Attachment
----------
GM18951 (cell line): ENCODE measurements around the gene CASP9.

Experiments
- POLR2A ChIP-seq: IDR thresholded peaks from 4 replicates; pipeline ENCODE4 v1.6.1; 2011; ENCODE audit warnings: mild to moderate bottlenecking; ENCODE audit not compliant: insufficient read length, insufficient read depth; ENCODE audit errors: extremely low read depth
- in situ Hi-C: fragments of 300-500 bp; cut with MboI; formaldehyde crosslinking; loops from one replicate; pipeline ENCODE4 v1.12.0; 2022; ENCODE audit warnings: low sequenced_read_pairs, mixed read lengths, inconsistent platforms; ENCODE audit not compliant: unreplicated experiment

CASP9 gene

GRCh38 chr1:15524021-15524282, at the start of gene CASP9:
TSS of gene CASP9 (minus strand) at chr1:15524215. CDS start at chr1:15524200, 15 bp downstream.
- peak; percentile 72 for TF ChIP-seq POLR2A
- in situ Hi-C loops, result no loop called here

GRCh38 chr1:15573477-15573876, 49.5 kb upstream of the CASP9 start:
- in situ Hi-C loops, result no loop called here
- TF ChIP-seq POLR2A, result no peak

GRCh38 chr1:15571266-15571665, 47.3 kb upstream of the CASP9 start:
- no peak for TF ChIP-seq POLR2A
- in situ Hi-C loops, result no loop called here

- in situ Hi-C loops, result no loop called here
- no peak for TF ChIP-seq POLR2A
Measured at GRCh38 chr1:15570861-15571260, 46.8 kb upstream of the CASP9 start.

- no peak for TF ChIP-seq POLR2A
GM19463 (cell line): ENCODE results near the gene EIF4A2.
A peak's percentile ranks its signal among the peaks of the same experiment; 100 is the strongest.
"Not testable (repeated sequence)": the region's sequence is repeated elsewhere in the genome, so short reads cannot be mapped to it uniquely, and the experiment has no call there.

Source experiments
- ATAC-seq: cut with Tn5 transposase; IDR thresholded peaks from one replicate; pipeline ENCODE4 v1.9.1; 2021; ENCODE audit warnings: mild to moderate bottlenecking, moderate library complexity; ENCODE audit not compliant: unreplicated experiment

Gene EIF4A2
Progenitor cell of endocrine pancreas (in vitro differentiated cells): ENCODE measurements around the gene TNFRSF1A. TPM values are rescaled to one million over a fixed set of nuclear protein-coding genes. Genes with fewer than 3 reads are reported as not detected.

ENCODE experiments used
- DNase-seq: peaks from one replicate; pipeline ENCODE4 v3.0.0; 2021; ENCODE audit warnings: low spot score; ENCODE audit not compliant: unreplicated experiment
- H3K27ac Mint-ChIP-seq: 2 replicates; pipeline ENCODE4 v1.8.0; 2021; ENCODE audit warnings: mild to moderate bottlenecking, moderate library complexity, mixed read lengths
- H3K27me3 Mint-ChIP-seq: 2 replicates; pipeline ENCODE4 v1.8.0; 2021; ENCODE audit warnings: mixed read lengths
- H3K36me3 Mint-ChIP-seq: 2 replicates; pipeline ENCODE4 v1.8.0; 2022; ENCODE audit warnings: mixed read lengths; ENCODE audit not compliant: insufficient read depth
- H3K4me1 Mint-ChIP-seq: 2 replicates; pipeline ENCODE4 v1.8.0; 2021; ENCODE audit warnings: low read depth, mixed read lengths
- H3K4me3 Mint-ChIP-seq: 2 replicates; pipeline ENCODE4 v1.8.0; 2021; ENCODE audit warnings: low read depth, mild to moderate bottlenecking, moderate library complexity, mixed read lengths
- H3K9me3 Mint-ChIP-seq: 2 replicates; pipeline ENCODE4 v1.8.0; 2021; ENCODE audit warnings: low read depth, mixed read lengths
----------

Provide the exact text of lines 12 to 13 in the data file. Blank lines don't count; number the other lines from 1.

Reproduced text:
- TF ChIP-seq POLR2A, result no peak

GRCh38 chr1:15571266-15571665, 47.3 kb upstream of the CASP9 start: